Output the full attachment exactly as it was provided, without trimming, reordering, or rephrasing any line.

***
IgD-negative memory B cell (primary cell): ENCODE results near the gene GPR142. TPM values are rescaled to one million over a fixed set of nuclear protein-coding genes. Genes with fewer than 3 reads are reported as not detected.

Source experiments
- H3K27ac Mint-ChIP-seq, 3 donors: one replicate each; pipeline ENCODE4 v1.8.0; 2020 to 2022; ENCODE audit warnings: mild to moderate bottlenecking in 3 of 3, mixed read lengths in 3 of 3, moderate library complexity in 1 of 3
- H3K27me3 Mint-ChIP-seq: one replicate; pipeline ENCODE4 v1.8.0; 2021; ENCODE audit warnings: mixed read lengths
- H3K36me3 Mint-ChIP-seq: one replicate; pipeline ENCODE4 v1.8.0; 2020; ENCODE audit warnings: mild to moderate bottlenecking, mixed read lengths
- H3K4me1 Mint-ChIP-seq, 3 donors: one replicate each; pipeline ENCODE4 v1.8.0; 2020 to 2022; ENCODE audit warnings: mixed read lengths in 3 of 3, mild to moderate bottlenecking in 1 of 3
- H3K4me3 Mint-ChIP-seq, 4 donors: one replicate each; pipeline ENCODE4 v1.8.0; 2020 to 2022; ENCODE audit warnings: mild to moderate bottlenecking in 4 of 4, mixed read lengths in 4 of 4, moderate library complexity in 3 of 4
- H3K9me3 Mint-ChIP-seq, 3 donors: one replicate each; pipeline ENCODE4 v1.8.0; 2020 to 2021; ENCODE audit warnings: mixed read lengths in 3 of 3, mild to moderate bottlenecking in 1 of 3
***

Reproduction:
IgD-negative memory B cell (primary cell): ENCODE results near the gene GPR142. TPM values are rescaled to one million over a fixed set of nuclear protein-coding genes. Genes with fewer than 3 reads are reported as not detected.

Source experiments
- H3K27ac Mint-ChIP-seq, 3 donors: one replicate each; pipeline ENCODE4 v1.8.0; 2020 to 2022; ENCODE audit warnings: mild to moderate bottlenecking in 3 of 3, mixed read lengths in 3 of 3, moderate library complexity in 1 of 3
- H3K27me3 Mint-ChIP-seq: one replicate; pipeline ENCODE4 v1.8.0; 2021; ENCODE audit warnings: mixed read lengths
- H3K36me3 Mint-ChIP-seq: one replicate; pipeline ENCODE4 v1.8.0; 2020; ENCODE audit warnings: mild to moderate bottlenecking, mixed read lengths
- H3K4me1 Mint-ChIP-seq, 3 donors: one replicate each; pipeline ENCODE4 v1.8.0; 2020 to 2022; ENCODE audit warnings: mixed read lengths in 3 of 3, mild to moderate bottlenecking in 1 of 3
- H3K4me3 Mint-ChIP-seq, 4 donors: one replicate each; pipeline ENCODE4 v1.8.0; 2020 to 2022; ENCODE audit warnings: mild to moderate bottlenecking in 4 of 4, mixed read lengths in 4 of 4, moderate library complexity in 3 of 4
- H3K9me3 Mint-ChIP-seq, 3 donors: one replicate each; pipeline ENCODE4 v1.8.0; 2020 to 2021; ENCODE audit warnings: mixed read lengths in 3 of 3, mild to moderate bottlenecking in 1 of 3